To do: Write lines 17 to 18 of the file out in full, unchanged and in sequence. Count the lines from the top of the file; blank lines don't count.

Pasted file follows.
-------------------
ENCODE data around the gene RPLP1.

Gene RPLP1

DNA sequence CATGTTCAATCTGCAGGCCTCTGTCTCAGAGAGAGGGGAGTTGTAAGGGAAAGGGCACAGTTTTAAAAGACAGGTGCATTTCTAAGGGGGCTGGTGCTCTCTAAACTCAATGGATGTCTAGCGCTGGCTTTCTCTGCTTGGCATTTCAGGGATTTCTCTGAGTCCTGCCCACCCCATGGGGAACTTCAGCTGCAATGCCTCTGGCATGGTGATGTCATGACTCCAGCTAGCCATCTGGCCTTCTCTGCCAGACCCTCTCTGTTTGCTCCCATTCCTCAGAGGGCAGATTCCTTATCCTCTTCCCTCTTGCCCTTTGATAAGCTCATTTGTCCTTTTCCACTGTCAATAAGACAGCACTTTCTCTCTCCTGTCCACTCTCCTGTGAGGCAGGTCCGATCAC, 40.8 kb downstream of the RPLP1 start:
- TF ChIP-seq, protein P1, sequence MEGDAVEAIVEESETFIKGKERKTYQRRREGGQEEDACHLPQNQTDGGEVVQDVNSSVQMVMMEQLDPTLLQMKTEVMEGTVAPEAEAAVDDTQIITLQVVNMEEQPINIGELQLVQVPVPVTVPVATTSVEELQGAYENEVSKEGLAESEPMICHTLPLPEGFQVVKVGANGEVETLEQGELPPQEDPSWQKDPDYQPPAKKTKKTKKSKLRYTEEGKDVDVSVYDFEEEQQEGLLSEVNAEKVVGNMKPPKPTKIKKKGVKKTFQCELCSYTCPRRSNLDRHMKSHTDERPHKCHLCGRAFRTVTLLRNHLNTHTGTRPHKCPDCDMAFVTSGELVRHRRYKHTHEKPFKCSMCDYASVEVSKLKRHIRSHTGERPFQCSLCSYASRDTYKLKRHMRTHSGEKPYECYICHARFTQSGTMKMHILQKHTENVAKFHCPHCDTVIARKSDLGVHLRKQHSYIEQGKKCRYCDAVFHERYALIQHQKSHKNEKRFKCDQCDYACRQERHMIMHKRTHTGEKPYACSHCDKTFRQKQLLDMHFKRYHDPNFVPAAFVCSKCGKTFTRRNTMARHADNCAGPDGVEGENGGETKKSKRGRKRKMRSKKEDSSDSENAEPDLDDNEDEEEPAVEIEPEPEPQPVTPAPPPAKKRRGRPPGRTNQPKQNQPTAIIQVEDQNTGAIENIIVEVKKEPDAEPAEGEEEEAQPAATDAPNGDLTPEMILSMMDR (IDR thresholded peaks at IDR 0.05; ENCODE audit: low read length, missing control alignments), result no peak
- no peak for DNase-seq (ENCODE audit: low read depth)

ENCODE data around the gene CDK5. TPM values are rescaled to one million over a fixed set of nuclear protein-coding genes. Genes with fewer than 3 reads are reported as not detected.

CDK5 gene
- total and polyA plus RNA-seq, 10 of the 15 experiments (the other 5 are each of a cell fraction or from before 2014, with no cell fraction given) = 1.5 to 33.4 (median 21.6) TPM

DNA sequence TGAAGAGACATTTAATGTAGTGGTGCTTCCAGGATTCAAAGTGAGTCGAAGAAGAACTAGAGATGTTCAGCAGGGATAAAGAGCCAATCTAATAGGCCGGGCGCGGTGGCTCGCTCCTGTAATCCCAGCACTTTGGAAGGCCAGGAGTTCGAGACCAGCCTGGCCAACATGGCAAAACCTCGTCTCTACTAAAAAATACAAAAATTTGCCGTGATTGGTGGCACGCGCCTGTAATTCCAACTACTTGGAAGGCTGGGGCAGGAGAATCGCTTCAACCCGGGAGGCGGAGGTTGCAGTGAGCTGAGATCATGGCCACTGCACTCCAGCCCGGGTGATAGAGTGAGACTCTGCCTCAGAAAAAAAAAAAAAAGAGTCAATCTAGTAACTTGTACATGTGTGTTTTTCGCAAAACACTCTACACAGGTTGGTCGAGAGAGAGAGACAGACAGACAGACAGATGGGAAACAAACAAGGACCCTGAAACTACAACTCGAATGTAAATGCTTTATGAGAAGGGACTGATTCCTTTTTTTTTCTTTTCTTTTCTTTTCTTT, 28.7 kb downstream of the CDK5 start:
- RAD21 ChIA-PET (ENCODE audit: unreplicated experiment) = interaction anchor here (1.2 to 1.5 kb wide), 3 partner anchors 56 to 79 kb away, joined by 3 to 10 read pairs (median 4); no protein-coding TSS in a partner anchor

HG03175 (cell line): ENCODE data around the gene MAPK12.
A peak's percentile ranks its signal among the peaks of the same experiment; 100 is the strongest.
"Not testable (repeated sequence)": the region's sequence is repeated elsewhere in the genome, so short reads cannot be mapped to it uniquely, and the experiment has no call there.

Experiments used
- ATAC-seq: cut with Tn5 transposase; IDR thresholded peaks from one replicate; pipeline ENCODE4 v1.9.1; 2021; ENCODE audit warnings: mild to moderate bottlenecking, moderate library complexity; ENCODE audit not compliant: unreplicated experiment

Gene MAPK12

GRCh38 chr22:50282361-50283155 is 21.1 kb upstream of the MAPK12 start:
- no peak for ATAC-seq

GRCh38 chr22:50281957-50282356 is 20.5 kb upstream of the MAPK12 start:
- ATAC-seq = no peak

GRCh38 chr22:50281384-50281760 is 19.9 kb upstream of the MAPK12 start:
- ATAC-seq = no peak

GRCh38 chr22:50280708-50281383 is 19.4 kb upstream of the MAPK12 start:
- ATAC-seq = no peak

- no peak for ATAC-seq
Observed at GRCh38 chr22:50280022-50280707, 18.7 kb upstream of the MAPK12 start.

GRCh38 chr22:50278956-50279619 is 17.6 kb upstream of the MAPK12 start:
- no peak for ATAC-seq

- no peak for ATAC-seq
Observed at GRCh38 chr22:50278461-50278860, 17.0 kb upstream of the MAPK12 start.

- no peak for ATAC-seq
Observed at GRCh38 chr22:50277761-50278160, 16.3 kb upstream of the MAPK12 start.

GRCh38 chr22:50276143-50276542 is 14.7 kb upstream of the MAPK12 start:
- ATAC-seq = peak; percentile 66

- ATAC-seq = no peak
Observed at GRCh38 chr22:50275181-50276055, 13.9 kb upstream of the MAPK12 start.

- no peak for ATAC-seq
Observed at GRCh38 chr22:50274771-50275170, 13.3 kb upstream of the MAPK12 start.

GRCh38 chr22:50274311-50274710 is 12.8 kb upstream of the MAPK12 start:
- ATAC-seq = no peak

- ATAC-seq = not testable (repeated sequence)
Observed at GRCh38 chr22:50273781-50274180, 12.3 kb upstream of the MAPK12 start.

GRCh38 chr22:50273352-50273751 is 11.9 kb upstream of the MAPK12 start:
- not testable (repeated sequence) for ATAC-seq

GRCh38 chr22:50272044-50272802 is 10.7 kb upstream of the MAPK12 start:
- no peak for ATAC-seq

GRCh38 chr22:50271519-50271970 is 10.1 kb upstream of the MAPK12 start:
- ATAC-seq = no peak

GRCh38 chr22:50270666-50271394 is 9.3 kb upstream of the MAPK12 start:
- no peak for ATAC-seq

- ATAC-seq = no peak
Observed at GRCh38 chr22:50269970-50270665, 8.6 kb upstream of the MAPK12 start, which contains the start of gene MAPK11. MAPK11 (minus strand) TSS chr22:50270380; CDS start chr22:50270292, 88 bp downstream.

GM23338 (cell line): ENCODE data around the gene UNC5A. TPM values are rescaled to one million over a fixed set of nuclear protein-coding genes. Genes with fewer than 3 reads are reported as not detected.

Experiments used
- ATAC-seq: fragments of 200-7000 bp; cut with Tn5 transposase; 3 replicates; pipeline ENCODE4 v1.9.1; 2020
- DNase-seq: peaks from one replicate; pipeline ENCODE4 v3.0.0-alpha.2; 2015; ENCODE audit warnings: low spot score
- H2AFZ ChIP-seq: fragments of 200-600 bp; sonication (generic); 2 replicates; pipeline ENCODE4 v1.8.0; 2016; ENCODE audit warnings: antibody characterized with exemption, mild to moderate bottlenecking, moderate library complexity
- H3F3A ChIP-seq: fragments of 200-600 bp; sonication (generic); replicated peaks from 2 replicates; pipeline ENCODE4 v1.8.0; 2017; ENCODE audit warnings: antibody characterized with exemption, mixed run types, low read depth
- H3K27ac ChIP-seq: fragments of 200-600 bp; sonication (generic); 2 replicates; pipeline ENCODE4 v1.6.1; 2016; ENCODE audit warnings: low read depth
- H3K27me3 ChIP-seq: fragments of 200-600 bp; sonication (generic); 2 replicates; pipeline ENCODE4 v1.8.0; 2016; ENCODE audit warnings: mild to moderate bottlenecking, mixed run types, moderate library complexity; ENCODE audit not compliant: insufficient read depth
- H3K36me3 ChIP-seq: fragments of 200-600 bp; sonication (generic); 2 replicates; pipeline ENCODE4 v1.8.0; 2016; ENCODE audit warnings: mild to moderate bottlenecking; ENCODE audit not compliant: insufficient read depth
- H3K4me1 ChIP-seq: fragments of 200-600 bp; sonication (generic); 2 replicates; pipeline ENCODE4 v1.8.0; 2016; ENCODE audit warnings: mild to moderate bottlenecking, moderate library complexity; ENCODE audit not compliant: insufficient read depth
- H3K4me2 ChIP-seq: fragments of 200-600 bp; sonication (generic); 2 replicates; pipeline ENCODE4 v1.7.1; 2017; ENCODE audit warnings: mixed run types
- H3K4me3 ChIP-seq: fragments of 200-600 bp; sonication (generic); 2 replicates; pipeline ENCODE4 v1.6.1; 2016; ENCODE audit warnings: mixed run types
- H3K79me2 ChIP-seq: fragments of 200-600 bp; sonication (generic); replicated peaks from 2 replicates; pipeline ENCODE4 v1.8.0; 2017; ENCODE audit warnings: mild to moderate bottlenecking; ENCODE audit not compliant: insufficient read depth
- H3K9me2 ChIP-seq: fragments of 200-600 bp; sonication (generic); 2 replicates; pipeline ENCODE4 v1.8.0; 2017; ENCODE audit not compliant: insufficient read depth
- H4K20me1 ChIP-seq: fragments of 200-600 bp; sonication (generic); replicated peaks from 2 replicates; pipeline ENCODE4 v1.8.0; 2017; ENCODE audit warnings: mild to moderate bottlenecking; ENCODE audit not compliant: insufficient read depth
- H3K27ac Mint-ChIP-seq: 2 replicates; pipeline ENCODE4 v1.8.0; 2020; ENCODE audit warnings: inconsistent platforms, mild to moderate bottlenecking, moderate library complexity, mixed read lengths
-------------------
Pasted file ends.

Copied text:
GRCh38 chr22:50282361-50283155 is 21.1 kb upstream of the MAPK12 start:
- no peak for ATAC-seq